Reviewing books on writing has been a game changer for me. My ten takeaways (the last ten thing list I made was about a yakshi, my favorite mythical character) would be:
#1. There is a time for everything: I felt a weird synchronicity when Zen Scribe said, ”Let’s do some reviews on books on writing.”
I wanted to read Anne Lamott’s Bird by Bird and Natalie Goldberg’s book Writing down the Bones years ago, but I delayed it, and now I am glad that I waited this long. When you read many books on writing in quick succession, you see patterns that can help you write.
#2. Reiteration helps: Every book on writing says a lot of the same thing in terms of plot, characterization, dialogue, and theme. These reiterations make it crystal clear that there is no such thing as too much hard work. A glorious idea may grow in your brain for several years but a book happens when you turn the idea into chapters.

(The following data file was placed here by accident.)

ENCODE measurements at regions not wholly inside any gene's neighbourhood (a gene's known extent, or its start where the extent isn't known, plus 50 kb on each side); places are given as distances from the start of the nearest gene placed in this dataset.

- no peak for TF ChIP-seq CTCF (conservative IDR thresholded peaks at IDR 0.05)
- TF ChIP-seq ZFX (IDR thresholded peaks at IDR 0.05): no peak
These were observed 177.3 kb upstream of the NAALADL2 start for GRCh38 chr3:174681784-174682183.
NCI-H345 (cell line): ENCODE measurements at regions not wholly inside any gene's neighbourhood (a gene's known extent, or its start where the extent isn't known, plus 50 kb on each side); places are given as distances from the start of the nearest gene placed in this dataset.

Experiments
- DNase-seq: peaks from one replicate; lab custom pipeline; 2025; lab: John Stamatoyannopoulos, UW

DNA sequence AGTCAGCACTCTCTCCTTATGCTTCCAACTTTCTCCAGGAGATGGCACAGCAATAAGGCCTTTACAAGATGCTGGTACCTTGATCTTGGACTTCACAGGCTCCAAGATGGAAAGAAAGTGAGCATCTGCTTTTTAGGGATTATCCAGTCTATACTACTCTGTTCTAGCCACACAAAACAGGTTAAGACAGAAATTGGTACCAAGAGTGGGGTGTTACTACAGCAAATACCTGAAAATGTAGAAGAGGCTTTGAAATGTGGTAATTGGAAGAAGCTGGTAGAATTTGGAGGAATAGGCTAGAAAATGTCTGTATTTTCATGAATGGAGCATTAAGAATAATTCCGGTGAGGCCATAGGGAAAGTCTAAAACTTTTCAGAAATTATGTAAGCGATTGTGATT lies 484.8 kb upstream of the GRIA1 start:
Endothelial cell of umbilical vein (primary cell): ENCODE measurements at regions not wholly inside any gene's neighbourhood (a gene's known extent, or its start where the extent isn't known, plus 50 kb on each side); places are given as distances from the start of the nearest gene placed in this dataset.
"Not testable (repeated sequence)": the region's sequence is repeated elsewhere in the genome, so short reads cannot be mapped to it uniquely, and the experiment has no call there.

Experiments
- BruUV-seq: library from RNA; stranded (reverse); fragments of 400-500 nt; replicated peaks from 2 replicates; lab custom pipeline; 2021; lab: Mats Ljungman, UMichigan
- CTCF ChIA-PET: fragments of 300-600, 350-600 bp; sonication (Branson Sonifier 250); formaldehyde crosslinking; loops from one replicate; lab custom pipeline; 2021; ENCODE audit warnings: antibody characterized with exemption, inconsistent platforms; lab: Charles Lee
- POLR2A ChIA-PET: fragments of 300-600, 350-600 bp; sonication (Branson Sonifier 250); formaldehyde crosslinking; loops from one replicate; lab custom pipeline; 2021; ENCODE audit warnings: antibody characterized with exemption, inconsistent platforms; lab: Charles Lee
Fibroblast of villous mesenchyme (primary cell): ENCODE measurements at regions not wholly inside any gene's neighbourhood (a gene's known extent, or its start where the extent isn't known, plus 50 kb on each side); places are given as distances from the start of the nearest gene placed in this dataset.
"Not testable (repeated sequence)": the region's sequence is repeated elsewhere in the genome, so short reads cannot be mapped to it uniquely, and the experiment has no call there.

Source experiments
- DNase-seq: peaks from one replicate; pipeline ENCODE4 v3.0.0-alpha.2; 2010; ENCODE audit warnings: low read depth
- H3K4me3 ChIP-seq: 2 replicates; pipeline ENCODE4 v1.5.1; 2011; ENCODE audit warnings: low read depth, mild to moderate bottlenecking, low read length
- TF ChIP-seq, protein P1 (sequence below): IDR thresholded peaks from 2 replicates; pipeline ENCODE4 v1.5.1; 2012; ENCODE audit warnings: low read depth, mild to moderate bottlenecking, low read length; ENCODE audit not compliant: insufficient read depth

#3. Books on writing are never a never: Somebody told me Never read books on writing as they are written by people who haven’t made it big as writers. Of course, this is not true. Only writers can write about the writing process—every book on this subject that I’ve reviewed so far is by a writer who is aware of the craft.
Each of these writers has written with authority and compassion. They are kind and demonstrate their craft with a great deal of generosity. Which chef shares the secret ingredient? All these writers lay down their toolboxes and let us pick out the tools they have sharpened over years of hard work.
Nothing horrific about Stephen King’s generous On Writing.
#4. Learn to read if you want to write: The book called How to Read a Book by Mortimer J.Adler and Charles Van Doren changed my haphazard style of reading for good. The change was instantaneous like the fever that abates with the right dose of antibiotic.
Now I always read with a pencil in my hand and use a highlighter when I read e-books. I read the TOC with a lot more attention than I used to—it’s an instant insight into the book. I try to complete every book I start, unless the book is impossible to digest.